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College Majors and the Knowledge Content of Jobs

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  • Freeman, James A.

    (Wheaton College)

  • Hirsch, Barry

    (Georgia State University)

Abstract

College students select their majors for a variety of reasons, including expected returns in the labor market. This paper demonstrates an empirical method that links a census of U.S. degrees and fields of study with measures of the knowledge content of jobs. The study combines individual wage and employment data from the Current Population Survey (CPS) with ratings on 27 knowledge content areas from the Occupational Information Network (O*NET), thus providing measures of the economy-wide knowledge content of jobs. Fields of study and the corresponding BA degree data from the Digest of Education Statistics for 1976-77 through 2001-02 are linked to these 27 content areas. We find that the choice of college major is responsive to changes in the knowledge composition of jobs and, more problematically, the wage returns to types of knowledge. Women’s degree responsiveness to knowledge content appears to be stronger than men’s, but their response to wage returns is weak.

Suggested Citation

  • Freeman, James A. & Hirsch, Barry, 2007. "College Majors and the Knowledge Content of Jobs," IZA Discussion Papers 2941, Institute of Labor Economics (IZA).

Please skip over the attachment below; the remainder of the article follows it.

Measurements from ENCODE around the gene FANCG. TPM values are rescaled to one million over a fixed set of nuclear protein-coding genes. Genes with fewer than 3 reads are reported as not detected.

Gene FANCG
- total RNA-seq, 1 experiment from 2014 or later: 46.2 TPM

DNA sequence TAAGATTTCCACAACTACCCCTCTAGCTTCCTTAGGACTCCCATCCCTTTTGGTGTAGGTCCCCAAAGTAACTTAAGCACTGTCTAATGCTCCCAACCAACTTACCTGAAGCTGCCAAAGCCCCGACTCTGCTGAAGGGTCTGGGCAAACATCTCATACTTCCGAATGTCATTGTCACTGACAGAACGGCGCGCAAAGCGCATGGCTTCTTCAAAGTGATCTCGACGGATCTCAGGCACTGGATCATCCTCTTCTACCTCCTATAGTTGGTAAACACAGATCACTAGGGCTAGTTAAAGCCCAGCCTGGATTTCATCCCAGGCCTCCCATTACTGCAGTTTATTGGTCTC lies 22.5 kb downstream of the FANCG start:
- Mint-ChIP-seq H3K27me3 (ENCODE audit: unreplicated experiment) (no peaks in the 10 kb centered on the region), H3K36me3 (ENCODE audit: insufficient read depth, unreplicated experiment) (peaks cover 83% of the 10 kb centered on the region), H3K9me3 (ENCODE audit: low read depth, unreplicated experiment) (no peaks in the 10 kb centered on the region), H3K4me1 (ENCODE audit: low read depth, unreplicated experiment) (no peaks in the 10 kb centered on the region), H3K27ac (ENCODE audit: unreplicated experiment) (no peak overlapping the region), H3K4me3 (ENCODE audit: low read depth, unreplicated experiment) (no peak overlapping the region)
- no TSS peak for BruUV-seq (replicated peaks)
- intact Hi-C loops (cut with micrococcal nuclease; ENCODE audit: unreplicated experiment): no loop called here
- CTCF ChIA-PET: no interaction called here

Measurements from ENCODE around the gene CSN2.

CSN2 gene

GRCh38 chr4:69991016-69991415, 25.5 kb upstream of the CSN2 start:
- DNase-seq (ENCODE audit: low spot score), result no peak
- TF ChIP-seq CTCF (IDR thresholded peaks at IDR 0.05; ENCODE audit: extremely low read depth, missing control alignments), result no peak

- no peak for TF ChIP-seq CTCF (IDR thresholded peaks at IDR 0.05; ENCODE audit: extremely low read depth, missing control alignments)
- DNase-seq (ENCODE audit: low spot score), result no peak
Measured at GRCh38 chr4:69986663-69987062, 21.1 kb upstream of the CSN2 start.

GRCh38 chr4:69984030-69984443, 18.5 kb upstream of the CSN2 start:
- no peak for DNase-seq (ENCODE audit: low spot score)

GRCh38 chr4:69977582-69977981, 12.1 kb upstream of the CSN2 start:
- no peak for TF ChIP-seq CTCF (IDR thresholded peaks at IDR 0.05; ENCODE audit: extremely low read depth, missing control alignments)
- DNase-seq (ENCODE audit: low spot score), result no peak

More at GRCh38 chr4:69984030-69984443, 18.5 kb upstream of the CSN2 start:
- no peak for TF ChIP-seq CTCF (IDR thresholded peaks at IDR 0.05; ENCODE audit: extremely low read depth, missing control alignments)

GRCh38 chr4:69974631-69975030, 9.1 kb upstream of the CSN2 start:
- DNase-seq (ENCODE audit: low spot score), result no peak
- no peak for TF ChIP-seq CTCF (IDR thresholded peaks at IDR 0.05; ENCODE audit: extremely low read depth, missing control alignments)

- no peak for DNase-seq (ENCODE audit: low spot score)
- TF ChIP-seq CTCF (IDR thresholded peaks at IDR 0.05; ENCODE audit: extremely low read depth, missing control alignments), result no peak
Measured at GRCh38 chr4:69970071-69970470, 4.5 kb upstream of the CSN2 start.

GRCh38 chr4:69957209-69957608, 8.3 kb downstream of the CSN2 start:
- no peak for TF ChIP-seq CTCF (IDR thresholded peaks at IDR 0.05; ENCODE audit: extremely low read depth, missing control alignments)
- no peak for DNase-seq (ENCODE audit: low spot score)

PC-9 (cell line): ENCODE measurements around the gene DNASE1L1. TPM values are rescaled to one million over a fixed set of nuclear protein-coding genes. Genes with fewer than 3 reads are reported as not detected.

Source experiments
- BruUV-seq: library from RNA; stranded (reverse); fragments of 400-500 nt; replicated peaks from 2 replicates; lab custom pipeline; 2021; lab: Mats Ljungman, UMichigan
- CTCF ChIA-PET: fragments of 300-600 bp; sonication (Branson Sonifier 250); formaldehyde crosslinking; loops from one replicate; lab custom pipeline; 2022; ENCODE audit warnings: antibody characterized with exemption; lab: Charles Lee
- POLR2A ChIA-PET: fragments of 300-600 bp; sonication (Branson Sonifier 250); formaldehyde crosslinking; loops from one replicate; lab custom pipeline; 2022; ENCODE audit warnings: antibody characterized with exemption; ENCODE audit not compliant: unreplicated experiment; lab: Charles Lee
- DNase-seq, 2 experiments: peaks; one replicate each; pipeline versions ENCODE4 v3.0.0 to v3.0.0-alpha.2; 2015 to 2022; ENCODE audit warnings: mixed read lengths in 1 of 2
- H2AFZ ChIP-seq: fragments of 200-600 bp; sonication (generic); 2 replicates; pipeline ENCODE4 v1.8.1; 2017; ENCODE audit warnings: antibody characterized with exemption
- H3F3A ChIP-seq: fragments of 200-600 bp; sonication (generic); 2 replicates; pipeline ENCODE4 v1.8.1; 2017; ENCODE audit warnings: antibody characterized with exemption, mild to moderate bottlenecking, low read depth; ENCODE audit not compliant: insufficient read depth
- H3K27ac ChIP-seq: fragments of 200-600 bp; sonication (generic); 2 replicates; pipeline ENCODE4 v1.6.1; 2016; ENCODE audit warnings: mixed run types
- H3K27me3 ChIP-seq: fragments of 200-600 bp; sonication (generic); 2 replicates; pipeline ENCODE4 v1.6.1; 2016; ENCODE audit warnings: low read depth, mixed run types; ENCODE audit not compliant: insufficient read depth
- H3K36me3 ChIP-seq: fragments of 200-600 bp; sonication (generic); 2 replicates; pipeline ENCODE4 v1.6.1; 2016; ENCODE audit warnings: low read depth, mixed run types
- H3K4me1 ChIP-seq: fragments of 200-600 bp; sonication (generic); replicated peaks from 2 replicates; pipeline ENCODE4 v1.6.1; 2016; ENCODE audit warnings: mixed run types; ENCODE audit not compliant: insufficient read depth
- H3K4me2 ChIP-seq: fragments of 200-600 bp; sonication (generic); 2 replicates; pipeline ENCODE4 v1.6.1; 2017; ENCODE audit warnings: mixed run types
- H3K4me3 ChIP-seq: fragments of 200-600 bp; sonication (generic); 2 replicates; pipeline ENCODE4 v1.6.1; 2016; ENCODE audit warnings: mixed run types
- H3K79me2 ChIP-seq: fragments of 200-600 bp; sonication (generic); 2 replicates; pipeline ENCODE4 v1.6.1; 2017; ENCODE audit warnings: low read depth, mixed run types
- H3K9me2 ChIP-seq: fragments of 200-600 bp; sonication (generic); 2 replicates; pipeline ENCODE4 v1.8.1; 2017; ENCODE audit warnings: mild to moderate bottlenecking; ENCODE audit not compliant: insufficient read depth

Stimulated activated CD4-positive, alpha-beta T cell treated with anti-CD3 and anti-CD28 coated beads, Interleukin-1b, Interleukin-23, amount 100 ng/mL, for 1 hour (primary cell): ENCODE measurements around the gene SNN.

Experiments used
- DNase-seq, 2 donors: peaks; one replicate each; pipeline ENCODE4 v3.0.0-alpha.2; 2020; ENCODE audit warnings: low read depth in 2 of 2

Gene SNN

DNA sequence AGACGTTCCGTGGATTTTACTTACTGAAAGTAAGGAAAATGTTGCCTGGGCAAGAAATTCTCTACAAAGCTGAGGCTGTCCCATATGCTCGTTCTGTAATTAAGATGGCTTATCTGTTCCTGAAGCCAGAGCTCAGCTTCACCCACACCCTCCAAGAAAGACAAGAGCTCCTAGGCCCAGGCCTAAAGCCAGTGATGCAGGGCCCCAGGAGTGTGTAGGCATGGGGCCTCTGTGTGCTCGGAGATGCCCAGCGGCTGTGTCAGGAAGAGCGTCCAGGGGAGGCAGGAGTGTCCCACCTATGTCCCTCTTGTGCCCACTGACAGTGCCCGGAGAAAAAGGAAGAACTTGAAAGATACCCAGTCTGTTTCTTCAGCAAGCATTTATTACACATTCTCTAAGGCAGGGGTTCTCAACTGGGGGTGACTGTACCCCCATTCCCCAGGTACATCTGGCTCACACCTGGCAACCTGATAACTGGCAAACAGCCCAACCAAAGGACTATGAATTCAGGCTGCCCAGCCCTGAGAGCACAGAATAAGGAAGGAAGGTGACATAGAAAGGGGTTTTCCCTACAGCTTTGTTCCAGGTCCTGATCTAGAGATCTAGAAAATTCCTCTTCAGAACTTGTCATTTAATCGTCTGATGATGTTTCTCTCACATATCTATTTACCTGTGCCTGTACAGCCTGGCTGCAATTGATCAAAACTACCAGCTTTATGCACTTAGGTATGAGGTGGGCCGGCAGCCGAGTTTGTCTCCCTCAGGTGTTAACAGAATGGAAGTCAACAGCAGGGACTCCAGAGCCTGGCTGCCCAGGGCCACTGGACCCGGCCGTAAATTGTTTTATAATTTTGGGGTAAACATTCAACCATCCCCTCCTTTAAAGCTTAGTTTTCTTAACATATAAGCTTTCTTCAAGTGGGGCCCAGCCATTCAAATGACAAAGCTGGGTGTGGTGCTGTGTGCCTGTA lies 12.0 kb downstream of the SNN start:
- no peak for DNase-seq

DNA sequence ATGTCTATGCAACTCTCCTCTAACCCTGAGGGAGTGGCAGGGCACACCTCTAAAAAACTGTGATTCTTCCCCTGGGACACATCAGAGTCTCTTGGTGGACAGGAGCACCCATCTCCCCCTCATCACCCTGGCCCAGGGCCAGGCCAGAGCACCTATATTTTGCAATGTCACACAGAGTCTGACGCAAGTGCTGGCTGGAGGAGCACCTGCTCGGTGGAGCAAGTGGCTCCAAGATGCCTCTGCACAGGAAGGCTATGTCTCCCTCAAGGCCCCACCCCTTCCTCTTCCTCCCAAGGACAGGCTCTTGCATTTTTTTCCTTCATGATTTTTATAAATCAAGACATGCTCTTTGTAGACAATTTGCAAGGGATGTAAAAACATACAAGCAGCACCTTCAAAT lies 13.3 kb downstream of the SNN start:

• Handle: RePEc:iza:izadps:dp2941
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    Cited by:

    1. David L. Sjoquist & John V. Winters, 2015. "State Merit Aid Programs and College Major: A Focus on STEM," Journal of Labor Economics, University of Chicago Press, vol. 33(4), pages 973-1006.
    2. Hilmer, Michael J. & Hilmer, Christiana E., 2012. "On the relationship between student tastes and motivations, higher education decisions, and annual earnings," Economics of Education Review, Elsevier, vol. 31(1), pages 66-75.
    3. John V. Winters & Weineng Xu, 2014. "Geographic Differences in the Earnings of Economics Majors," The Journal of Economic Education, Taylor & Francis Journals, vol. 45(3), pages 262-276, September.
    4. Antecol, Heather & Cobb-Clark, Deborah A., 2013. "Do psychosocial traits help explain gender segregation in young people's occupations?," Labour Economics, Elsevier, vol. 21(C), pages 59-73.
    5. Marouani, Mohamed A. & Nilsson, Björn, 2016. "The labor market effects of skill-biased technological change in Malaysia," Economic Modelling, Elsevier, vol. 57(C), pages 55-75.
    6. Yi Lu & Hong Song, 2020. "The effect of educational technology on college students’ labor market performance," Journal of Population Economics, Springer;European Society for Population Economics, vol. 33(3), pages 1101-1126, July.
    7. Long, Mark C. & Goldhaber, Dan & Huntington-Klein, Nick, 2015. "Do completed college majors respond to changes in wages?," Economics of Education Review, Elsevier, vol. 49(C), pages 1-14.
    8. Gilpin, Gregory A. & Saunders, Joseph & Stoddard, Christiana, 2015. "Why has for-profit colleges’ share of higher education expanded so rapidly? Estimating the responsiveness to labor market changes," Economics of Education Review, Elsevier, vol. 45(C), pages 53-63.